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Bunt v. Pension Mortgage Associates, Inc.

Superior Court of Pennsylvania
Oct 24, 1995
446 Pa. Super. 359 (Pa. Super. Ct. 1995)


stating it is appellant's responsibility to establish entitlement to relief by showing that trial court's ruling is erroneous; where appellant presents position without elaboration or citation to case law, this Court can decline to address appellant's bare argument

Summary of this case from Weaver v. Breon


Argued August 1, 1995.

Filed October 24, 1995.

Appeal from the Court of Common Pleas, Delaware County, Civil Division No. 89-15679/92-7129, McGovern, J.

David Zicherman, Philadelphia, for appellant.

William G. Halligan, Media, for appellees.


Dr. Alexander Bunt, Jr., in his capacity as trustee for Christian Medical Center Defined Benefit Pension Plan, Campus Medical Center (the "Plan"), appeals the April 26, 1994 decision of the trial court to dismiss two actions based on the fact that they are pre-empted by the Employee Retirement Income Security Act ("ERISA"), 29 U.S. §§ 1001, et seq., and that pursuant to that statute, Pennsylvania lacks jurisdiction. We affirm.

Two separate actions are at issue herein. Appellant instituted both actions in his capacity as trustee of the Plan. In 1989, appellant instituted the first action against Pension Mortgage Associates, Inc., Francis J. Regan, Jr., and Jeffrey Williams. In 1992, appellant instituted the second action against Mr. Regan, Mr. Williams, Williams Financial Group, Robert G. Welch, Esquire, Robert G. Welch, P.C., and Intrepid I Services, Inc., t/a Intrepid I. The defendants collectively are the appellees. Both actions concern the fact that appellees allegedly advised appellant to invest the Plan assets in investment vehicles which suffered losses.

A third action instituted by appellant also was dismissed but the propriety of that dismissal is not before us.

In the 1989 complaint, appellant alleges the following. Since January, 1986, the individual defendants have been employed to administer the Plan, have been employed as investment fund managers, and have directed fund investments. In 1989, the individual defendants recommended that Plan assets be placed in a real estate mortgage which they said would be financially safe. The mortgage was to yield an annual return of eleven percent and was secured with 118 acres of real estate in New Jersey. The defendants prepared a mortgage participation agreement for the transaction, and appellant liquidated Plan assets to invest $162,025.68 in the mortgage investment vehicle. The individual defendants received a finder's fee for the investment, and in addition, the corporate defendant, in which the two individual defendants own a controlling interest, received interest income on the mortgage principal. Appellant alleges in the complaint that he received only two interest payments from this venture and has not received any return of his principal.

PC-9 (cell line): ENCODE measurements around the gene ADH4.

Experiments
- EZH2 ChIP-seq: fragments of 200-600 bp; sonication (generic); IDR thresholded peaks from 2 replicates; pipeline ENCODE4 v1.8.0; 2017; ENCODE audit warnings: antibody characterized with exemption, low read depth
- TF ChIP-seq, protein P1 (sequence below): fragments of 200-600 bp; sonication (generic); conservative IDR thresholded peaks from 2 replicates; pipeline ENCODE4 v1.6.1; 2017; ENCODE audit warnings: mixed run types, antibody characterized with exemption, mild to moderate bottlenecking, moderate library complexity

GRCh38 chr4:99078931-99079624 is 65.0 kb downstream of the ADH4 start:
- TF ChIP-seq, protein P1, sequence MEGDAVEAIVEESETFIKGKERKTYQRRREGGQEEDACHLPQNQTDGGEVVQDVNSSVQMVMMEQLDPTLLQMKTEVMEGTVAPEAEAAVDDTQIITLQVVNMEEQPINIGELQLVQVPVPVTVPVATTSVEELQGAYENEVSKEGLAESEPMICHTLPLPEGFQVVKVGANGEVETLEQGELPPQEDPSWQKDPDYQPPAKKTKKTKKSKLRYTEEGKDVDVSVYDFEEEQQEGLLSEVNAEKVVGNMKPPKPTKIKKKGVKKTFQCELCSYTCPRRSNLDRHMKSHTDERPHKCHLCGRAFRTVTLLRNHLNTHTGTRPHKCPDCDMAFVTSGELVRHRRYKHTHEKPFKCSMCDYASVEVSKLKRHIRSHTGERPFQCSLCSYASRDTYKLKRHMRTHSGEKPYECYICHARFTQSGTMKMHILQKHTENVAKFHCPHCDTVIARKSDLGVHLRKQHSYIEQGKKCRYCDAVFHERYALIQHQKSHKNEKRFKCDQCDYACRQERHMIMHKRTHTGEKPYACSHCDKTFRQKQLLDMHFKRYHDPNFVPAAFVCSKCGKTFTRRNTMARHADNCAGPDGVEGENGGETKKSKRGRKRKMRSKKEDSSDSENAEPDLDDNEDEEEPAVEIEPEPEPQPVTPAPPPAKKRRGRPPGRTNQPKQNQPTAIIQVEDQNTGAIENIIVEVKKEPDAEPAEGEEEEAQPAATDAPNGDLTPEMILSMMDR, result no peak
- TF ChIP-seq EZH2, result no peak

As relief, appellant requests that the corporate defendant be dissolved, the mortgage agreement be rescinded, sanctions authorized under ERISA be imposed, an accounting be ordered, all transactions between the Plan and the corporate defendant be set aside, all money forwarded to the corporate defendant be reimbursed to the Plan, all outstanding debts due the Plan under the mortgage agreement be paid, and lost profits be refunded.

In the 1992 action, appellant alleges the following. Mr. Regan and Mr. Williams were responsible for the investment of Plan assets and administration of the Plan. In addition, Mr. Welch was hired to assist in the administration of the Plan and investment of Plan assets. The individual defendants collusively induced appellant to execute certain investment contracts and transfer $644,030.58 from the Plan to investments in nine entities, including Intrepid I Services, Inc. Appellant never was told that Mr. Williams and Mr. Welch were officers, directors, and controlling shareholders in that corporation. Appellant also was not informed that Mr. Williams received a commission on the foregoing investment, which was shared with the other two individuals.